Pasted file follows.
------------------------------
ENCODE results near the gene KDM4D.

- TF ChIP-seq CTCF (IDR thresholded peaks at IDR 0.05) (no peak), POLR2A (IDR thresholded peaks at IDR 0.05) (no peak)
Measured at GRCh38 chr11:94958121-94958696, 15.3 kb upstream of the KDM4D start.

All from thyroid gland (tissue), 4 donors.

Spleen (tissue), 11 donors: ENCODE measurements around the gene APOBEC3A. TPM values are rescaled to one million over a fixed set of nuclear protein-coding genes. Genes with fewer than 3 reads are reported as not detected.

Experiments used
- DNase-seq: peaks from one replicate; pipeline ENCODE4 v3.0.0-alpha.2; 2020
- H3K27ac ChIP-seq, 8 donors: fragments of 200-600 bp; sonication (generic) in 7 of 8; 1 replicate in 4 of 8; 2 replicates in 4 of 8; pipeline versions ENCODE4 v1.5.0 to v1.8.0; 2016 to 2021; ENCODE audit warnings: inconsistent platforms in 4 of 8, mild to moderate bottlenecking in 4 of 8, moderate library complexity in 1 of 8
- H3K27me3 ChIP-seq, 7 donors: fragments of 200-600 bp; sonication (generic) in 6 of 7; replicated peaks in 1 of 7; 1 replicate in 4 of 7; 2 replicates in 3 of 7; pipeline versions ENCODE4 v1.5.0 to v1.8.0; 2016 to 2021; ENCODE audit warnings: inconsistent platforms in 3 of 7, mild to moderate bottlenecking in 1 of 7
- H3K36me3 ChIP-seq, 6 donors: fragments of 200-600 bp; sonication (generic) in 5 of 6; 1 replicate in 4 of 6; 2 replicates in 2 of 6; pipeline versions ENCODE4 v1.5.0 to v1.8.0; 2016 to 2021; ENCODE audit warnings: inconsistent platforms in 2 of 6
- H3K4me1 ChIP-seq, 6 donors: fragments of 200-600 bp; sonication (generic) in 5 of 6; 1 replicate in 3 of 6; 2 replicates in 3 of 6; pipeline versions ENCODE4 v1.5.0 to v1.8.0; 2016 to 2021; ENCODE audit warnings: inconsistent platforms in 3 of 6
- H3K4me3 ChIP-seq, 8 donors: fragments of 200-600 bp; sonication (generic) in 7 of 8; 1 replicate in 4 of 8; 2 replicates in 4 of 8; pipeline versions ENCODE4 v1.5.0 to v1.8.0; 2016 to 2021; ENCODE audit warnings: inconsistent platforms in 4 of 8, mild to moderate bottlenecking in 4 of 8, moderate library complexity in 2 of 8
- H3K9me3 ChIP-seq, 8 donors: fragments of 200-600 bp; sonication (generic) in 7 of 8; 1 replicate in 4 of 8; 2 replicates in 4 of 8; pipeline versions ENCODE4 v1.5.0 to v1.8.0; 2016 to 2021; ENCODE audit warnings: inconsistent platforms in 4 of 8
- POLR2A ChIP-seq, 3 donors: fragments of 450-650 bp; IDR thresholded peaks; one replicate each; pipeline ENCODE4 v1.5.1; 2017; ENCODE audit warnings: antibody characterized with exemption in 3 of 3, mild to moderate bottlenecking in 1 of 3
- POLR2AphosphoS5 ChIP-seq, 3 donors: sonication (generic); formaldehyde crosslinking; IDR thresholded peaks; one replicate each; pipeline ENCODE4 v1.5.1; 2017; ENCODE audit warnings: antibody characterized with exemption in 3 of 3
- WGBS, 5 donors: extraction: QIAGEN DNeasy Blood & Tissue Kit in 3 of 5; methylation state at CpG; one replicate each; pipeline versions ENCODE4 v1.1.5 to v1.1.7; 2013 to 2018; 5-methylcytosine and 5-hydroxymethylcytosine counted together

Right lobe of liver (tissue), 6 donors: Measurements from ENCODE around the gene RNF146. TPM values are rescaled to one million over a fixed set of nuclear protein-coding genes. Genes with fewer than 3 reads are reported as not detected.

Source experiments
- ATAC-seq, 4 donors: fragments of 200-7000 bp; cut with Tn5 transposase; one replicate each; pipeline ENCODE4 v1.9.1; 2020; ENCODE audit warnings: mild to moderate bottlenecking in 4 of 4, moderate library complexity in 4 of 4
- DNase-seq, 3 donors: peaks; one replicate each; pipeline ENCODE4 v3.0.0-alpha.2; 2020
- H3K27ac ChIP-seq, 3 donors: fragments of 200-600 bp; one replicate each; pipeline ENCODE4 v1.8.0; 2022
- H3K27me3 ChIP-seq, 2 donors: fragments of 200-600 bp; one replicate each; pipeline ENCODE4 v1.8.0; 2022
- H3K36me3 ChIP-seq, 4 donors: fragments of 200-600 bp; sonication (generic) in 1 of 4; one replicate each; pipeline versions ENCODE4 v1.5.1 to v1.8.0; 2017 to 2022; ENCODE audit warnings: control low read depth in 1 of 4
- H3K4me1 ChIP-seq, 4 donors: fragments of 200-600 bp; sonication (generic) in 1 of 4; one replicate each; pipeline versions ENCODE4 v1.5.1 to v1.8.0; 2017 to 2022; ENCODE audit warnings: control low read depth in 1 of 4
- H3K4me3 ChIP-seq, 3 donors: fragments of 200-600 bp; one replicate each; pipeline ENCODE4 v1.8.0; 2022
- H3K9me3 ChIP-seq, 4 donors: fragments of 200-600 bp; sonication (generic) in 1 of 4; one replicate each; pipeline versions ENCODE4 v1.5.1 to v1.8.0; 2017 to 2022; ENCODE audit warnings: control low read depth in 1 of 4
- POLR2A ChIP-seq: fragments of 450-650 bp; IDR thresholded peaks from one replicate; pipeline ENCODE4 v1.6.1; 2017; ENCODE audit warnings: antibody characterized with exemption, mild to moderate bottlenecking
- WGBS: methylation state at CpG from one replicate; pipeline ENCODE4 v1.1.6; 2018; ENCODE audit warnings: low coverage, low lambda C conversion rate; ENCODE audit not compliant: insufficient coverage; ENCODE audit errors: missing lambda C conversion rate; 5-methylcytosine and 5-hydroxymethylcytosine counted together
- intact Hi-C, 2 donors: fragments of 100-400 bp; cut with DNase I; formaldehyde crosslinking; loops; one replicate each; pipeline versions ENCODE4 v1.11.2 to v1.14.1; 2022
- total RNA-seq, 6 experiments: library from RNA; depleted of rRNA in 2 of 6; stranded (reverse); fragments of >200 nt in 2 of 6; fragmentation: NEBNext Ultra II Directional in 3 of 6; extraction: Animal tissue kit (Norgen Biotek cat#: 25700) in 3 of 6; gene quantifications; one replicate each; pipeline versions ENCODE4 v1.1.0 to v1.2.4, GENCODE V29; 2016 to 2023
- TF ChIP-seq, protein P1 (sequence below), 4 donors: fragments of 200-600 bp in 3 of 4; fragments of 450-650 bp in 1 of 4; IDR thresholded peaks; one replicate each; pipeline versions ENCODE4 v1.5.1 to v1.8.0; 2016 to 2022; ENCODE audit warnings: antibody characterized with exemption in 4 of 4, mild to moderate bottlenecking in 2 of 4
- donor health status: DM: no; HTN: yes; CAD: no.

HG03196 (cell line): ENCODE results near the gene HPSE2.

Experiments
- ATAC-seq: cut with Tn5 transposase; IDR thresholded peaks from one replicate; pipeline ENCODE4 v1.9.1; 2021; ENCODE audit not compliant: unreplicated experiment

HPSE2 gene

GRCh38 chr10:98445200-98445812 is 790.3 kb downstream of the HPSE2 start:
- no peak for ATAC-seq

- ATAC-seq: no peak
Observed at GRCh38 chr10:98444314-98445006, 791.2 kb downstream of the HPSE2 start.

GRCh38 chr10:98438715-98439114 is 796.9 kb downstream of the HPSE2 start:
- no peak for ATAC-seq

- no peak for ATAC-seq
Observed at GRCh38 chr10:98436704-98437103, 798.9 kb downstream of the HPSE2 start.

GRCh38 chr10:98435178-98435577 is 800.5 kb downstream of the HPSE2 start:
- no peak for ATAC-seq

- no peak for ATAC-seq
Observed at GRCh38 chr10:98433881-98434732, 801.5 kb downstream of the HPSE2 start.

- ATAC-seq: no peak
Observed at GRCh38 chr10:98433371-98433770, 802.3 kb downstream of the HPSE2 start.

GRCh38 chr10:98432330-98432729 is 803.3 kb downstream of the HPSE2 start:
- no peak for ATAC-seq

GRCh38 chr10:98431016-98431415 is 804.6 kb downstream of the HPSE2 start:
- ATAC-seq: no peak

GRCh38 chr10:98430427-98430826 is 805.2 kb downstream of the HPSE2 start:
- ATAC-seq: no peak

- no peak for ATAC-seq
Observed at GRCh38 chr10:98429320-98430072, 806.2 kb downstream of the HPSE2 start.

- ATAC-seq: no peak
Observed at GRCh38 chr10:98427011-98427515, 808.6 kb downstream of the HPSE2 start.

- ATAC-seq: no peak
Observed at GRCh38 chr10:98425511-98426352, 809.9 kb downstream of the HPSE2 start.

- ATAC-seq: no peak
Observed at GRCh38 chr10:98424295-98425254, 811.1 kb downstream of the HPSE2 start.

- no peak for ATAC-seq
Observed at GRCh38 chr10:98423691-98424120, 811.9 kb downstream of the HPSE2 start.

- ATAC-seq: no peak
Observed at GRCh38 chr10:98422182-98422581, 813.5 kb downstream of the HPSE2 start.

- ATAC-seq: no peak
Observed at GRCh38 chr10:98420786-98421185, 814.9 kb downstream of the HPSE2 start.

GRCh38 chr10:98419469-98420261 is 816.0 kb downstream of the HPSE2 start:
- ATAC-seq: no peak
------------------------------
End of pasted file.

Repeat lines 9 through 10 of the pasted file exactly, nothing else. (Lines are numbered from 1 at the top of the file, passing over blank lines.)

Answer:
- H3K27me3 ChIP-seq, 7 donors: fragments of 200-600 bp; sonication (generic) in 6 of 7; replicated peaks in 1 of 7; 1 replicate in 4 of 7; 2 replicates in 3 of 7; pipeline versions ENCODE4 v1.5.0 to v1.8.0; 2016 to 2021; ENCODE audit warnings: inconsistent platforms in 3 of 7, mild to moderate bottlenecking in 1 of 7
- H3K36me3 ChIP-seq, 6 donors: fragments of 200-600 bp; sonication (generic) in 5 of 6; 1 replicate in 4 of 6; 2 replicates in 2 of 6; pipeline versions ENCODE4 v1.5.0 to v1.8.0; 2016 to 2021; ENCODE audit warnings: inconsistent platforms in 2 of 6